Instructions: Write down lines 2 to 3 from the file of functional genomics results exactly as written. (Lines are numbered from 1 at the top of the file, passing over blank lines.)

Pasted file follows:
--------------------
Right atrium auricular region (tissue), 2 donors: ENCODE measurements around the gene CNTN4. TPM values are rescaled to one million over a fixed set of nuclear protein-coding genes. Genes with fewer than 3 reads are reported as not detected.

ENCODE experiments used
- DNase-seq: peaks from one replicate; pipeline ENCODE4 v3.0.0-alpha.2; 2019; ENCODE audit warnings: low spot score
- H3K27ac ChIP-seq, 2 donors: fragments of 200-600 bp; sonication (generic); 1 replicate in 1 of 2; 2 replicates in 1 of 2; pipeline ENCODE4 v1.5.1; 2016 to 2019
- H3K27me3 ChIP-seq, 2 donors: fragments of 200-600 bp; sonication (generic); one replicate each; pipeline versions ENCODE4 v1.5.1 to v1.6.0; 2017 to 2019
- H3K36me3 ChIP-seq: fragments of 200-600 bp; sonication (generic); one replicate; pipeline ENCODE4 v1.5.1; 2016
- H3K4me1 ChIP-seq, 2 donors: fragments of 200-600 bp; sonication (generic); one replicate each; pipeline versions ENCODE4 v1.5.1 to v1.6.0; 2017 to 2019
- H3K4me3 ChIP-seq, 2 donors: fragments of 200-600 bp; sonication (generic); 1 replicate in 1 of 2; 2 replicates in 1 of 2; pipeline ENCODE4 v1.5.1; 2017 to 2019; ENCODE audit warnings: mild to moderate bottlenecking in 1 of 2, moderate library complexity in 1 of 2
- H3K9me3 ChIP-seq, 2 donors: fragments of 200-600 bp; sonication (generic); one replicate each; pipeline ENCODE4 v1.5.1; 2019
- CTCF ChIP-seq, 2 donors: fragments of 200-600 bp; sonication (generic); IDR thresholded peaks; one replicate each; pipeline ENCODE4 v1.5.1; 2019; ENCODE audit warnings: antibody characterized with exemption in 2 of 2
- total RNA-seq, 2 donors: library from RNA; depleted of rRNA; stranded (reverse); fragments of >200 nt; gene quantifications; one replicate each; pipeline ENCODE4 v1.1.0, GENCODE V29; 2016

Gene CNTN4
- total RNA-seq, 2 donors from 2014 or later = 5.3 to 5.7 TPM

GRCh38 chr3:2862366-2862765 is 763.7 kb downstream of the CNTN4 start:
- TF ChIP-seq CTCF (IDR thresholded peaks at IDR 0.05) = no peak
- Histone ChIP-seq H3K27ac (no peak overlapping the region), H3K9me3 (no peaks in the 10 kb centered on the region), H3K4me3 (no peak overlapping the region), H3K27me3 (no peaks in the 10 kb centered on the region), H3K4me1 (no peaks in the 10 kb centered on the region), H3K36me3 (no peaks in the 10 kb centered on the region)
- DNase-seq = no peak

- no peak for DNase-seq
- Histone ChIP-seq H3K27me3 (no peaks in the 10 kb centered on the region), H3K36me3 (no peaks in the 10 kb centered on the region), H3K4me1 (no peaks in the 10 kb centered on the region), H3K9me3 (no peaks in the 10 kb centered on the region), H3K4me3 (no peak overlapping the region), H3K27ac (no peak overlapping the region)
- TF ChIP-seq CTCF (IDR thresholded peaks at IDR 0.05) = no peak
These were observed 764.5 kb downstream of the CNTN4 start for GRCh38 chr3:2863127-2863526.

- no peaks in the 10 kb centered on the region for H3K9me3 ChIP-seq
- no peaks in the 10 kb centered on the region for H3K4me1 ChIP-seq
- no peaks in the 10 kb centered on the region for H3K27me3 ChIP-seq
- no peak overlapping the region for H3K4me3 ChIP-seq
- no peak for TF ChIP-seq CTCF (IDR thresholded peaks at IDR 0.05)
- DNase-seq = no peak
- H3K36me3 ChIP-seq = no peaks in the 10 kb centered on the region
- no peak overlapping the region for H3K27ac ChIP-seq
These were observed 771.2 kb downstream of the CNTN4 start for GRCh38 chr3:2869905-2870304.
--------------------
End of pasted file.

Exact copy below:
ENCODE experiments used
- DNase-seq: peaks from one replicate; pipeline ENCODE4 v3.0.0-alpha.2; 2019; ENCODE audit warnings: low spot score